Over the years I’ve played around with different kinds of cryptos. My journey, like for many other crypto investors starts with Bitcoin. At first they buy some bitcoins and later read about all the other super interesting coins and how they will be the next revolution and have these amazing innovations, impressive teams and so on. So then they probably buy some other coins. But then after a while, when people get more educated, their focus comes back to Bitcoin, and typically all these new flashy coins turn out to have some kind of issues and cannot deliver on their promises. So my view is that the crypto space in general, is super risky and speculative. And if you kind of look at it from the investment side, then I think getting exposure to the best part of this whole asset class is not a bad idea. I don’t see how Bitcoin will disappear, but I wouldn’t be surprised if like 90% of everything else in time will disappear or become completely irrelevant. So doing lots of diversification doesn’t make any sense, at least to me. That’s if you don’t want to spend a ton of time and speculate.
Fyggex: What do you see is the biggest lack in Bitcoin?
I guess, for many people it’s the slowness. Maybe some people would like to see things happen faster, which from one side maybe is a bad thing but from the other side, it’s also important to really check any change that is done, and to be a bit careful. So that you don’t make any big problems later, which has happened to a lot of different coins, that there was some kind of technical problem and security issue or something else. So it depends how you look at it. I mean, it’s good for what it does.
Fyggex: What is your view of biggest threats to Bitcoin?
I guess some kind of regulation can be a threat. If we assume that countries want to implement some kind of AML and KYC policies and limit the way so you can transact between currencies and Bitcoin, that could become an issue. So right now, everything in crypto is kind of a wild west, like there are no rules, you can do whatever you want, you can buy bitcoin, exchange to other kinds of currencies, change it back and send it to anyone and so on. And then maybe a bit harder is to convert it back to dollar or euro. But it still can be done, but if later, let’s say the situation changes so that any exchange must ask you to provide lots of documents for any transaction that could probably slow that adoption of Bitcoin and other cryptocurrencies and make this whole process a bit more complicated.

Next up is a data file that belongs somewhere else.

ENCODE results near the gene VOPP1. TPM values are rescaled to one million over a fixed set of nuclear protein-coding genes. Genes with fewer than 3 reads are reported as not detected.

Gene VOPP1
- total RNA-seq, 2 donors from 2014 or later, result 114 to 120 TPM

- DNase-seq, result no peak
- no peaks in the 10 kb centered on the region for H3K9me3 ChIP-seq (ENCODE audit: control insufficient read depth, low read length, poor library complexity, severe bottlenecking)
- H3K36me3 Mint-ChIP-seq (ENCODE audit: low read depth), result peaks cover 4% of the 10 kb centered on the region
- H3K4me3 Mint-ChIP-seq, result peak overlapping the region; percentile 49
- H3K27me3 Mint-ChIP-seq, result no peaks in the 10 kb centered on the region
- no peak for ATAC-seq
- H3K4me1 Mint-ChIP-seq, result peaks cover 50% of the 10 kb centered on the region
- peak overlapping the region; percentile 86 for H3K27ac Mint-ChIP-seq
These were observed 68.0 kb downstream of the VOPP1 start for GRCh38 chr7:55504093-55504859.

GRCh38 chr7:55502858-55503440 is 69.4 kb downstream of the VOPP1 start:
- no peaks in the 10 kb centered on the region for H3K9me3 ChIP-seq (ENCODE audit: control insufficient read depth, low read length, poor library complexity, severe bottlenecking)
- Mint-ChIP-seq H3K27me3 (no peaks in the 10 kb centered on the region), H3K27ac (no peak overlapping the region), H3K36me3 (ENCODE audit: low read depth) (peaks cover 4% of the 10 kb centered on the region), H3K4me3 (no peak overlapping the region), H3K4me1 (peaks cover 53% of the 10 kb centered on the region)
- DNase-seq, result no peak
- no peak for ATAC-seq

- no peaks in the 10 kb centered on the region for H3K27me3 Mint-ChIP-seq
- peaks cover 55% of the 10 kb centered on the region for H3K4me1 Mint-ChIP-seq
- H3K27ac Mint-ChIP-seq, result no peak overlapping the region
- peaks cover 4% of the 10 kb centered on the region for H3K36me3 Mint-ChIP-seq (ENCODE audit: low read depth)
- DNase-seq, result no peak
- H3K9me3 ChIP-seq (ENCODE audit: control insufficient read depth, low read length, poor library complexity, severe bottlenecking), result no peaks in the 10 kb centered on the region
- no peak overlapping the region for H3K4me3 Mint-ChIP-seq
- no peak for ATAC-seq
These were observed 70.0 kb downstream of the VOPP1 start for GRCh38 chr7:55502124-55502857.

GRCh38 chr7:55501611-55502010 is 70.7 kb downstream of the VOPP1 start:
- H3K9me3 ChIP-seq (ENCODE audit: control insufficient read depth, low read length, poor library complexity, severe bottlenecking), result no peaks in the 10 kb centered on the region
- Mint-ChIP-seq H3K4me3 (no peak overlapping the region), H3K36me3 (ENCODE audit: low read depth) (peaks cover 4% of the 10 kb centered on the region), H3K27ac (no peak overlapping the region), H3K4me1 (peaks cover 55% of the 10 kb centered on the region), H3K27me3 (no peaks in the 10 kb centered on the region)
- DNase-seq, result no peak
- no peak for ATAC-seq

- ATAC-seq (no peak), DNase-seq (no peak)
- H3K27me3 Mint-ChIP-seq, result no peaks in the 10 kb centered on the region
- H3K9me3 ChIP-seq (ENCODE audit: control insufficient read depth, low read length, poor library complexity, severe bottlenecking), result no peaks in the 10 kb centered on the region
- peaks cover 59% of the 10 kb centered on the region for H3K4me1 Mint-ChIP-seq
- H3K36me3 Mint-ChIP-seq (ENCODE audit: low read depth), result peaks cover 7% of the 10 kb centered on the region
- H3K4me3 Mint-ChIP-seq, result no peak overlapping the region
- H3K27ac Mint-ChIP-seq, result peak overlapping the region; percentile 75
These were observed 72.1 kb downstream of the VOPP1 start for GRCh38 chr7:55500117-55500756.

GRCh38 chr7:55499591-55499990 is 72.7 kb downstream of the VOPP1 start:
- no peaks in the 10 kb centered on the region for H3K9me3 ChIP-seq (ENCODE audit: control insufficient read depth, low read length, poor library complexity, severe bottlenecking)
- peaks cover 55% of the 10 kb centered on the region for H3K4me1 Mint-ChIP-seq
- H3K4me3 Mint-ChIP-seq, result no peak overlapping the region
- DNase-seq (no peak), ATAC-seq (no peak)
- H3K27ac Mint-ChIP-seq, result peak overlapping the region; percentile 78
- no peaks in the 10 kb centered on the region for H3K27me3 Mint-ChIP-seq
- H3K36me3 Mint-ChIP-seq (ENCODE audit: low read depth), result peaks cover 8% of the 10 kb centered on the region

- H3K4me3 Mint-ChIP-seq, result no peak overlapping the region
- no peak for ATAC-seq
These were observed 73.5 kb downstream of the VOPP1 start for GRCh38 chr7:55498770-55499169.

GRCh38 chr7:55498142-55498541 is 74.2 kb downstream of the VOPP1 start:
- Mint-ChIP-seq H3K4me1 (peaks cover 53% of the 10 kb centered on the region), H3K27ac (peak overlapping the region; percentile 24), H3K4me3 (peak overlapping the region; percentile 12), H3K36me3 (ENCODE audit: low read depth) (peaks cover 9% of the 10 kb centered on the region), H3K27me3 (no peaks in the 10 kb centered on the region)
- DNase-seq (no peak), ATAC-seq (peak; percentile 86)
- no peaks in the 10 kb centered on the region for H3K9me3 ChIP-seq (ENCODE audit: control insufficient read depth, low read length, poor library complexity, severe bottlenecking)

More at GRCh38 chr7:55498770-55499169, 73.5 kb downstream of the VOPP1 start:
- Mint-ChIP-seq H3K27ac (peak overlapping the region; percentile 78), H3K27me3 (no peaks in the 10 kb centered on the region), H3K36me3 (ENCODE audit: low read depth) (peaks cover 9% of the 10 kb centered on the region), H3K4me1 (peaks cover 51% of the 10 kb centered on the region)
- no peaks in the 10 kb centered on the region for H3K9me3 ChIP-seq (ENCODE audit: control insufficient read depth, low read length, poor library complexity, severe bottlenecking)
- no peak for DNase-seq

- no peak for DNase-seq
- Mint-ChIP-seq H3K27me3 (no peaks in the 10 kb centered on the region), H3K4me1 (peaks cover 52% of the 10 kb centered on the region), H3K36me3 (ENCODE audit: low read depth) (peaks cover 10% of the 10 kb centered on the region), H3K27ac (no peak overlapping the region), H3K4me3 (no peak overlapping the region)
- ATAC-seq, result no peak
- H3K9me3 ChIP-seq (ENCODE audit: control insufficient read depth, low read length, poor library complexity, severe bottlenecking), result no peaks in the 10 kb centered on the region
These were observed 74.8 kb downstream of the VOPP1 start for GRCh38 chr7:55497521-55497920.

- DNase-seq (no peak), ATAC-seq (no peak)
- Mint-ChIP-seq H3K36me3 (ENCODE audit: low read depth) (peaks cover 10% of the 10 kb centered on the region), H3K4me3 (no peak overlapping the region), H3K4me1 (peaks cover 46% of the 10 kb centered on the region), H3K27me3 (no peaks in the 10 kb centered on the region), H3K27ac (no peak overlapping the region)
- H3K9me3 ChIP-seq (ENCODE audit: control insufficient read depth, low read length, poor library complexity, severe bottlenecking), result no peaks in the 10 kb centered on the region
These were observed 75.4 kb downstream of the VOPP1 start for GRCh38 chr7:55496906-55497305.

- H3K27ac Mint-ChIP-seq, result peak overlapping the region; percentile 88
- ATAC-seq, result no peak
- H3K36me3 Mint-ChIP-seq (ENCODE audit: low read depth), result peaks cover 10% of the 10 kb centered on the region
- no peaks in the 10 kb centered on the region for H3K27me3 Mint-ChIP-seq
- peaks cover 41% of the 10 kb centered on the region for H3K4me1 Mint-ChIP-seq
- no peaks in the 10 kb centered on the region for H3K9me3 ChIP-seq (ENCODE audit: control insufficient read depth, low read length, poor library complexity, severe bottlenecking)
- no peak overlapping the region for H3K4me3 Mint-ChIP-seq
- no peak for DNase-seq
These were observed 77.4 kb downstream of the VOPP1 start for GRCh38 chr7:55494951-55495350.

Fyggex: What has been the most difficult for you personally with your Bitcoin journey?
Since I started, one of the key things when you buy bitcoin is about how you store it and not to lose it, which is not that easy to do. In the bank you can go and renew your password. If you lose your password or keys or access to the exchange or let’s say if your coins are stored in a crypto exchange and that exchange shuts down then you have lost everything. One of the first exchanges that I used was Bitcoin-24.de – it was based in Germany, and at that point it was the second biggest exchange in the world and the biggest one in Europe. And it was so badly built that someone did a DDoS attack on them, and overloaded their server and this exchange suddenly started to duplicate all the transactions that you did there. So if you let’s say, sold Bitcoin to the euro, then suddenly you got two transactions and you’ve got double the amount of euros, and the opposite. So, just by exchanging the crypto to the euro and back you could suddenly make in your account like that you have hundreds of bitcoins, and so on. So, the first people who noticed it, tried to cash everything out. For a while that worked and they emptied this exchange and then it was just shut down. And then later Mt. Gox was shut down as well. So these are the first two exchanges that I used and I think in both of them I’ve lost at least some part of my capital, that I had at that time. Then there was another one that I used which was called BTC-E. I didn’t lose anything in this exchange, but it was later shut down by the FBI as well because it was laundering stolen money from Mt. Gox. And over the years, the situation has improved a bit and we have exchanges right now like Coinbase, Kraken and Binance. So these seem to be somewhat stable. But still, you have to remember that anything can happen and you can not really rely on them and it’s not really a good idea to store crypto in them. But for new investors that’s still a big risk because there are still hundreds of smaller exchanges that once in a while, repeat the same thing. Either are too weak technically and get hacked, or do some kind of exit scam.